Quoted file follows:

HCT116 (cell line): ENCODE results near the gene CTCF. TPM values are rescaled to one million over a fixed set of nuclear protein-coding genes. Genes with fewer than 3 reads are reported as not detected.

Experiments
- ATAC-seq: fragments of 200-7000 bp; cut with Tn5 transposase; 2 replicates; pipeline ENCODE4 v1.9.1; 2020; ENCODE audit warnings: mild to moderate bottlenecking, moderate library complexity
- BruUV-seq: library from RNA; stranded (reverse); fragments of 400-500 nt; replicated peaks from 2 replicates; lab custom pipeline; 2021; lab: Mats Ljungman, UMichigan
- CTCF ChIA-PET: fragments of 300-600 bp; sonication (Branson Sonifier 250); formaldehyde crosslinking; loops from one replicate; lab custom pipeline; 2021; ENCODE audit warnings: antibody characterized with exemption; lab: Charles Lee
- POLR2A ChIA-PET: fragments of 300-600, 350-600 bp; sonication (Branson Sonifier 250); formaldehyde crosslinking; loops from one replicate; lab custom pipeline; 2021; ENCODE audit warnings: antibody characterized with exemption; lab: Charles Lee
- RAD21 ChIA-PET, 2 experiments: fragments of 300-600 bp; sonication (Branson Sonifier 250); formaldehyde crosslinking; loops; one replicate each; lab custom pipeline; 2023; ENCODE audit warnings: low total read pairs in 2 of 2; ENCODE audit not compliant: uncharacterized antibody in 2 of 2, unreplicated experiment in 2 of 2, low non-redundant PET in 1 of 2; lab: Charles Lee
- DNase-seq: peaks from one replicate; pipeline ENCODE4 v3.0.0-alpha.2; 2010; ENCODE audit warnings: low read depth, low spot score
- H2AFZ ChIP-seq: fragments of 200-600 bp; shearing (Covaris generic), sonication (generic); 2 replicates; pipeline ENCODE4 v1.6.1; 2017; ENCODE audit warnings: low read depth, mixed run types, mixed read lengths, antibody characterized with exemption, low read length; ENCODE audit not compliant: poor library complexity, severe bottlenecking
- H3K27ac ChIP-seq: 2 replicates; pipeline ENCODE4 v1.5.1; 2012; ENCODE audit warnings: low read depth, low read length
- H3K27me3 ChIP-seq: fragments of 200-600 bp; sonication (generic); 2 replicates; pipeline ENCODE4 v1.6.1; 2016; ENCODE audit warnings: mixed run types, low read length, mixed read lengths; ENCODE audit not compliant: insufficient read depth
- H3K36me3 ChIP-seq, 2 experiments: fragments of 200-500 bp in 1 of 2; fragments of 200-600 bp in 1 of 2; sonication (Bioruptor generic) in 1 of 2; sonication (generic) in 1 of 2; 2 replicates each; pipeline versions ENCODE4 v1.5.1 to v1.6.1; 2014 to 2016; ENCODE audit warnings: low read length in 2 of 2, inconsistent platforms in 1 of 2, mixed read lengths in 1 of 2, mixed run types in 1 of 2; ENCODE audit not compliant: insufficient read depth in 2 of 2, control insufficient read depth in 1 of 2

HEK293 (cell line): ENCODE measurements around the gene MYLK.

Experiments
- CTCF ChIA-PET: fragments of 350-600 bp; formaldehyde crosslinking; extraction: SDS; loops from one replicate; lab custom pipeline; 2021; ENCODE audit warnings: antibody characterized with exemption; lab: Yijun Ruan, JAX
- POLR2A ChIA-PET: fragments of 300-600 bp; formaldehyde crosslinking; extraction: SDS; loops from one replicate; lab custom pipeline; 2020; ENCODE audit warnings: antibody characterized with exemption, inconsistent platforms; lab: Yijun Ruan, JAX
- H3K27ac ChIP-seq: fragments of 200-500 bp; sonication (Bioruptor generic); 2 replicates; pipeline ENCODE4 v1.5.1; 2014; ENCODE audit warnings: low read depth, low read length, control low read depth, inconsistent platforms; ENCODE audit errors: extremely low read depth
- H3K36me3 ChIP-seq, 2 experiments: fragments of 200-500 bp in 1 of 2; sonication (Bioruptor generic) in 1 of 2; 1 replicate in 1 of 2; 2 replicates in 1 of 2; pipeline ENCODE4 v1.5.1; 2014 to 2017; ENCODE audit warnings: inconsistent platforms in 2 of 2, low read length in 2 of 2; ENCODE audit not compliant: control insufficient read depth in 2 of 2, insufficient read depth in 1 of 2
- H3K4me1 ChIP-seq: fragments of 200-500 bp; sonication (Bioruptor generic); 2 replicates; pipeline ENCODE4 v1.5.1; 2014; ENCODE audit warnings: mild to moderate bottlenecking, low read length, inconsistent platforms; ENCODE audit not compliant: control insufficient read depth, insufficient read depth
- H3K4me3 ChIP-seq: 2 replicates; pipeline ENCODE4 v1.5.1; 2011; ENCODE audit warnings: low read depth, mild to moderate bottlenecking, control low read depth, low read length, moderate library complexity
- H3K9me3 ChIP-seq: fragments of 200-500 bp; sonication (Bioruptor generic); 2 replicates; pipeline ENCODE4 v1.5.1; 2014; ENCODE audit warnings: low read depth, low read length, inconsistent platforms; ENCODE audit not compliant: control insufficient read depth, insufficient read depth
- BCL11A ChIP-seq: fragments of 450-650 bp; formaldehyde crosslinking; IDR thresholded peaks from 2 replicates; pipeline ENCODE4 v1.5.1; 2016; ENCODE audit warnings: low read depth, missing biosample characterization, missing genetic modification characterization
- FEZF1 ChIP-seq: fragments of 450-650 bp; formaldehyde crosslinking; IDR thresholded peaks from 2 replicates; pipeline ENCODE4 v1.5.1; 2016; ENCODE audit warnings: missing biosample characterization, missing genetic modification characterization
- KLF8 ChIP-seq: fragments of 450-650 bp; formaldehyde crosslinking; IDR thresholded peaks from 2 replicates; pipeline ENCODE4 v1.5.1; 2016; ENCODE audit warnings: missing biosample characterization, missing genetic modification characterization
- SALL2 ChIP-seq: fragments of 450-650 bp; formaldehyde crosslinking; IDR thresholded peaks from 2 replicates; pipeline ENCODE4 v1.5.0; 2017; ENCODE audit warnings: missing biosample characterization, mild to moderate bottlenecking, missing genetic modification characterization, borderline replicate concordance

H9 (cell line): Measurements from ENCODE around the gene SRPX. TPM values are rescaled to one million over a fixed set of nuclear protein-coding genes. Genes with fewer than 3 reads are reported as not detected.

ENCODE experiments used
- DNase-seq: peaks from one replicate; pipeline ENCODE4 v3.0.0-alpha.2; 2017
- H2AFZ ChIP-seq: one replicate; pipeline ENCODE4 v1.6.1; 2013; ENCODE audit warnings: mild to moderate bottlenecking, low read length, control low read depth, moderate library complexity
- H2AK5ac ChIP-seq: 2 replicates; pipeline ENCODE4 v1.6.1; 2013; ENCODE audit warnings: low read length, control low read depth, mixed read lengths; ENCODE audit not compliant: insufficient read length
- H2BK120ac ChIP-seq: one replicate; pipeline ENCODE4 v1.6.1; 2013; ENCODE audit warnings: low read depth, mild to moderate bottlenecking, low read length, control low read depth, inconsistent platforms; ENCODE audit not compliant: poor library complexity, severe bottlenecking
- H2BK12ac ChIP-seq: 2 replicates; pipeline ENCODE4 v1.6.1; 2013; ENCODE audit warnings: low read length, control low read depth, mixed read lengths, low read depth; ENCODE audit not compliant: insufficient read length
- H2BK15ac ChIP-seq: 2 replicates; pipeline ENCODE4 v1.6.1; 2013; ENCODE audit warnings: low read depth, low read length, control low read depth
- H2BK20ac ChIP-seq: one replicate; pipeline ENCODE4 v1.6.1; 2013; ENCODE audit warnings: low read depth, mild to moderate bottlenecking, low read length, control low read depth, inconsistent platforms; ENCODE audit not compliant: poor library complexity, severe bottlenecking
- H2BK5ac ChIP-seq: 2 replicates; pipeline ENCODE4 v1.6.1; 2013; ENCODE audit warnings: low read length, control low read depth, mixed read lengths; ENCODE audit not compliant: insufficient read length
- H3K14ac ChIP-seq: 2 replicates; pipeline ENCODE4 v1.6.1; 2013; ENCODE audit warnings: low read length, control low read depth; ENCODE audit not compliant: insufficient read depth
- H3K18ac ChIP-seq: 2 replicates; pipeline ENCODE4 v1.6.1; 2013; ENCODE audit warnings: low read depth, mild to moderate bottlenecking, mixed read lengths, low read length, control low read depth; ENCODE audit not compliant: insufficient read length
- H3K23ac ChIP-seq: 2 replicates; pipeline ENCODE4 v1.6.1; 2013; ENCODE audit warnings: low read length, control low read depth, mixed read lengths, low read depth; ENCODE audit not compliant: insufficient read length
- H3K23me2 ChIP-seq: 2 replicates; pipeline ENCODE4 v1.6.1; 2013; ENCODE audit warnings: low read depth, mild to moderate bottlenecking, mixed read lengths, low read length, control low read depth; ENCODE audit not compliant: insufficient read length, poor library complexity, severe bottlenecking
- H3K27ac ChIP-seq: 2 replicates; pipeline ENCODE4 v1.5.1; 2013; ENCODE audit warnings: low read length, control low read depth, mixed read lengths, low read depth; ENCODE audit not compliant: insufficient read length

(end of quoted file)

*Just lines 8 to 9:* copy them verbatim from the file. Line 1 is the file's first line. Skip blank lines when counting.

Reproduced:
- DNase-seq: peaks from one replicate; pipeline ENCODE4 v3.0.0-alpha.2; 2010; ENCODE audit warnings: low read depth, low spot score
- H2AFZ ChIP-seq: fragments of 200-600 bp; shearing (Covaris generic), sonication (generic); 2 replicates; pipeline ENCODE4 v1.6.1; 2017; ENCODE audit warnings: low read depth, mixed run types, mixed read lengths, antibody characterized with exemption, low read length; ENCODE audit not compliant: poor library complexity, severe bottlenecking